Empowered by the blessing of federal law, NPC published a multi-volume report in 1980 whose reverberations are still being felt around the world today. The report centered around tapping into unconventional oil and gas resources, including shale basins, coal seams and production brine injection. A year later, NPC published another report titled, "US Arctic Oil and Gas," pushing drilling up north some three and a half decades before Obama's Arctic approval.
Which brings us back to Obama's visit. Myriad news articles and analysis pieces have been written about his trip to the Arctic. Some writers have defended him, while others have criticized him, but the main problem is the focus on him. Indeed, some Obama-centric critiques even play right into the cynical public relations framing his White House team has created around the trip, one revolving around his "climate legacy."
Of course, like all matters of "legacy," that will depend on the historian. Stenographers will write one version of history, while critics of Obama will craft an entirely different history. Regardless, moral "climate legacy" pleas to Obama depend on a flawed "Great Man" theory of history, one that says great leaders -- and not institutions such as the NPC, oil and gas multinationals, environmental organizations and other organized blocs of power -- sow the seeds of social change.
Were that the case, though, one would have a hard time explaining why Big Oil worked in concert with the US government to create the NPC to begin with, why the ultra-rich create and finance Super-PACs, why activists organize as groups of people, and the list goes on. People, obviously, make up these institutions and may even be key leaders within them. But at the end of the day, these are the entities driving social and political change.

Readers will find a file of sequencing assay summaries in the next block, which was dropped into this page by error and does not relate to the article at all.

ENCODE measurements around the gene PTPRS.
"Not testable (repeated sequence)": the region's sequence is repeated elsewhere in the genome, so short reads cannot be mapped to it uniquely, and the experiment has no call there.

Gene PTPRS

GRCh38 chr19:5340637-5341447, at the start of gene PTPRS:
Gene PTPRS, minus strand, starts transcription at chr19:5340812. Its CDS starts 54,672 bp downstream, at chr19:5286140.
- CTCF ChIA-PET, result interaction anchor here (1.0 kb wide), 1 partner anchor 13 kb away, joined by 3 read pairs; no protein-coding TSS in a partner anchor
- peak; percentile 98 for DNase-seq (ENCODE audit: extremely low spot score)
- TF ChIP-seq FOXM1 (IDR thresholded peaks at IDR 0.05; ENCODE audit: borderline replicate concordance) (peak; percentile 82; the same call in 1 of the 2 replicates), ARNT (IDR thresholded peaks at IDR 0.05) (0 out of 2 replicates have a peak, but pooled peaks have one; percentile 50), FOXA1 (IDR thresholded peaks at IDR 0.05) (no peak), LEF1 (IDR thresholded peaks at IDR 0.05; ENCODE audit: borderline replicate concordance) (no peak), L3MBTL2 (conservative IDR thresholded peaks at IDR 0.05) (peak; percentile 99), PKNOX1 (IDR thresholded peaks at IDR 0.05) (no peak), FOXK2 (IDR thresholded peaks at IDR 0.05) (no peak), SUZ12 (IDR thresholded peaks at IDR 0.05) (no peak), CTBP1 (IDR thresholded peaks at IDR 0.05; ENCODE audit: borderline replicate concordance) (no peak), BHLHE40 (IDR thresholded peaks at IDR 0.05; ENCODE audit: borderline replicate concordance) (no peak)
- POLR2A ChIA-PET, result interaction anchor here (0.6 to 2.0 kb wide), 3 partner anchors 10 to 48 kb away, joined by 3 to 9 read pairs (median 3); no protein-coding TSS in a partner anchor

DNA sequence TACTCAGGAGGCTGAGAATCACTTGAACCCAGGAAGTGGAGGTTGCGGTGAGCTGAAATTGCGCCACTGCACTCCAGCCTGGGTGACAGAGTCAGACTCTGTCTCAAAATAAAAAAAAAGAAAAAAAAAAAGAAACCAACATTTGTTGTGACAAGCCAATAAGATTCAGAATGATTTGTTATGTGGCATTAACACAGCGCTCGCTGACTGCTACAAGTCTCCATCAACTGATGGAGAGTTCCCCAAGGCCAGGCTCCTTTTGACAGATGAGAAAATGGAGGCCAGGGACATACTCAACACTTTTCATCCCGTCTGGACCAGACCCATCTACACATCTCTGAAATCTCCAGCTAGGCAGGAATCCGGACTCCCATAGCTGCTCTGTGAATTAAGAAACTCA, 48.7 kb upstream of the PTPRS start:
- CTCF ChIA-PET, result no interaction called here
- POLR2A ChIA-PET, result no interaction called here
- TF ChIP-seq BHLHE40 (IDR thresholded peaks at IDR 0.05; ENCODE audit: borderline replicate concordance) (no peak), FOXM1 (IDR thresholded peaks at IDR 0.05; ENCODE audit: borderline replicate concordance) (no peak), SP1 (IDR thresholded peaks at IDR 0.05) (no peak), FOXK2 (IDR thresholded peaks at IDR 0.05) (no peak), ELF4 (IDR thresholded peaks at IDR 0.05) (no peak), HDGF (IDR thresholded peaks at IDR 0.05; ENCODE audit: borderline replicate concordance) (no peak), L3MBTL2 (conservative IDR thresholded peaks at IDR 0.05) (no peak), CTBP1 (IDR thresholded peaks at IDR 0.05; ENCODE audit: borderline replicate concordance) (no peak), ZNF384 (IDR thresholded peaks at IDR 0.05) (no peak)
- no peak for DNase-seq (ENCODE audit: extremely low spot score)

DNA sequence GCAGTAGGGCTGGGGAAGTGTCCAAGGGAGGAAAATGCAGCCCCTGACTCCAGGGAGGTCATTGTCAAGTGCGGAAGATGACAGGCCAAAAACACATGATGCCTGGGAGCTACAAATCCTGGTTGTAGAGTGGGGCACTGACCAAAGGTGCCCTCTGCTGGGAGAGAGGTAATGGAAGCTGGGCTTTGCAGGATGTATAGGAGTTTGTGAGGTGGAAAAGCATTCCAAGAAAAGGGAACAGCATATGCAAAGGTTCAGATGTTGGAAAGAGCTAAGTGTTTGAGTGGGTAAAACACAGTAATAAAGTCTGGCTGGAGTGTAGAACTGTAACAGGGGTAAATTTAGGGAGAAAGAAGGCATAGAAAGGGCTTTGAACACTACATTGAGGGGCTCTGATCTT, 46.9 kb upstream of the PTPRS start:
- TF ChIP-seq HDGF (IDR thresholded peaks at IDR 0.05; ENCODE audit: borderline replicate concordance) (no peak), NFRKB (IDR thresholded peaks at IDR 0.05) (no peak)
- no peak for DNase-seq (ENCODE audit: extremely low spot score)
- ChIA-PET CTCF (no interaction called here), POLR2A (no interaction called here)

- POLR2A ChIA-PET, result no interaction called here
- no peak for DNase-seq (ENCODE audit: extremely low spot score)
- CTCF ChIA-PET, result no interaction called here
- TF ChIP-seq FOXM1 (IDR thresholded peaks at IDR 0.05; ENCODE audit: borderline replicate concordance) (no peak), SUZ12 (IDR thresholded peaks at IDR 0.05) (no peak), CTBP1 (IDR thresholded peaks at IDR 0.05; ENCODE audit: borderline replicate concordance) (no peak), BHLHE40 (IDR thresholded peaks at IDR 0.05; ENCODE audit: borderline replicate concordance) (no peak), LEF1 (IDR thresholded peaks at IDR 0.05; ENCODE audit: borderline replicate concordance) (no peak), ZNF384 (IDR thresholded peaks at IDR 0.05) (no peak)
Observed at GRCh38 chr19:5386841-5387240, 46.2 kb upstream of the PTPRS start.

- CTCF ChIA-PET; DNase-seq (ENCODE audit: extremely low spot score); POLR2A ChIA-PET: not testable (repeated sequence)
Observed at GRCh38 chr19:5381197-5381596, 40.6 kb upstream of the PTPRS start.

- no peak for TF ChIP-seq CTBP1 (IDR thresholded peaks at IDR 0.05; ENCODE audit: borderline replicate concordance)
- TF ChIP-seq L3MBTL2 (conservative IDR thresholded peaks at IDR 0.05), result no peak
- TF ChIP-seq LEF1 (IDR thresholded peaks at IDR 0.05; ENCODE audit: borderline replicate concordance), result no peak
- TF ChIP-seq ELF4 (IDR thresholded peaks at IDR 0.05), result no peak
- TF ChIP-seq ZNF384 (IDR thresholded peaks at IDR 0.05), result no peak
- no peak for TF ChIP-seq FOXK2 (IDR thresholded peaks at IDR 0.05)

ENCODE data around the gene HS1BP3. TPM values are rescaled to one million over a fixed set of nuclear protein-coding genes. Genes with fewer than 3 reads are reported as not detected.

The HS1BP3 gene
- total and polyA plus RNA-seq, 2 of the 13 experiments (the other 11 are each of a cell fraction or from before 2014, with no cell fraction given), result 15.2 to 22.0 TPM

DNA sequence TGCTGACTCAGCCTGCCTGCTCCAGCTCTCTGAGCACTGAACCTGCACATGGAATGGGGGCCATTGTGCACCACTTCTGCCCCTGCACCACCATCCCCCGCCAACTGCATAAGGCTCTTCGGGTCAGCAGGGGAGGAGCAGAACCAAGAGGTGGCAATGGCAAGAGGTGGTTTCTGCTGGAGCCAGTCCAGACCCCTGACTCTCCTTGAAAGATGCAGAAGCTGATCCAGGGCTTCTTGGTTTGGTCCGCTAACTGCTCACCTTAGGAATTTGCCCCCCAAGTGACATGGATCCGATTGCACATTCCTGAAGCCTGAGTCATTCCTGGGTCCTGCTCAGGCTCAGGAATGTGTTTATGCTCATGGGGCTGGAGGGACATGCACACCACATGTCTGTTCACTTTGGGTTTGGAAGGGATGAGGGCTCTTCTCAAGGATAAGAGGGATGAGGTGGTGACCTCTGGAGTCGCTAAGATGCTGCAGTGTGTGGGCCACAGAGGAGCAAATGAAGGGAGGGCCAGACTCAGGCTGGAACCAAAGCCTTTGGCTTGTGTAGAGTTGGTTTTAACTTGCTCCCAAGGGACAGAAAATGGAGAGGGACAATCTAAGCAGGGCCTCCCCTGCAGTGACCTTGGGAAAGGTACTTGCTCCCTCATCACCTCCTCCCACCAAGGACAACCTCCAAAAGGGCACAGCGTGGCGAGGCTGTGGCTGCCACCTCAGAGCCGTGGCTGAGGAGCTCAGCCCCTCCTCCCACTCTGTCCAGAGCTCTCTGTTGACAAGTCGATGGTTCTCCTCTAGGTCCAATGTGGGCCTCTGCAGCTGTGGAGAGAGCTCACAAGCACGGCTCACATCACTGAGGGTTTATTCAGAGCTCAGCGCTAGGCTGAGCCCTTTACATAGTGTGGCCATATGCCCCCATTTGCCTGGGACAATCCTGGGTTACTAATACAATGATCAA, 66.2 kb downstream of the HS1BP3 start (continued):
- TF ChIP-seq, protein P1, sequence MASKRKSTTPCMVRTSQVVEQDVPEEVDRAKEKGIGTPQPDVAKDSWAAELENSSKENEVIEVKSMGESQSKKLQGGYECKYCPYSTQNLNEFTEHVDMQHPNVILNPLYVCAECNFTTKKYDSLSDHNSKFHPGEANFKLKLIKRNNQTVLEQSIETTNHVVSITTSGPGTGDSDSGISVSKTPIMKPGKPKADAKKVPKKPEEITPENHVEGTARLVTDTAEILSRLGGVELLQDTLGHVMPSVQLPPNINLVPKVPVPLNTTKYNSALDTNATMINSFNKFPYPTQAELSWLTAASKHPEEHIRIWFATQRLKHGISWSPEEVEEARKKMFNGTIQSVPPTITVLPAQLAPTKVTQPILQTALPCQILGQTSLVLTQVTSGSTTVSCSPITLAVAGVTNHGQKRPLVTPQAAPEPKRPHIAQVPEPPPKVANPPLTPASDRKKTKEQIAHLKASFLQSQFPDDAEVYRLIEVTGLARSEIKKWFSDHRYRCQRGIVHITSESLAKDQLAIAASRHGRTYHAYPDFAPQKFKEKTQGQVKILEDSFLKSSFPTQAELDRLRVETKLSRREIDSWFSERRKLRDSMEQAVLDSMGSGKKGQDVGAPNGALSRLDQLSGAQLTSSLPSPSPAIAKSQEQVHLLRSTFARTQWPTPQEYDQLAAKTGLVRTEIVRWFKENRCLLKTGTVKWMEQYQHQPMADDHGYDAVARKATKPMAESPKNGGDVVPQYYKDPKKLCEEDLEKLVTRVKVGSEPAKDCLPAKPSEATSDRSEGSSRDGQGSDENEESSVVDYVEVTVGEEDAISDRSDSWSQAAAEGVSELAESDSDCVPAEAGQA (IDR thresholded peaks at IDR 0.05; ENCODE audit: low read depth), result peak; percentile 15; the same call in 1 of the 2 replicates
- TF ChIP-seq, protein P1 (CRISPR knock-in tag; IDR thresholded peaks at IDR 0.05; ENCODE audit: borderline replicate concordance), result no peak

On January 20, 2017, a new president will be inaugurated to live in 1600 Pennsylvania Avenue. Odds are, after seven decades of precedent, that he or she will do nothing to repeal the policy-making clout of the NPC.
"How important are these advisory committees? The top business leaders apparently think they are important, as shown by their participation on them," University of California-Santa Cruz sociologist G. William Domhoff wrote in an article about federal advisory committees. "It shows that it is often the seemingly small things that matter to corporations when it comes to government regulations. The devil is in the details."
Details such as the NPC -- not questions of Obama's "hypocrisy" or "climate legacy" -- should be the focus for critics of Obama's northern adventure. In this case, the devil will be the runaway climate change that scientists say Obama's approval of tapping into the Arctic is all but certain to cause. Thank the NPC and its advice, courtesy of ExxonMobil.
Steve Horn is a Madison, WI-based investigative journalist. A Research Fellow for DeSmogBlog.com and Contributing Editor for CounterPunch Magazine, his reporting focuses on energy and the environment, foreign policy and energy geopolitics, higher education and the public relations industry.
The views expressed in this article are the author's own and do not necessarily reflect Al Jazeera America's editorial policy.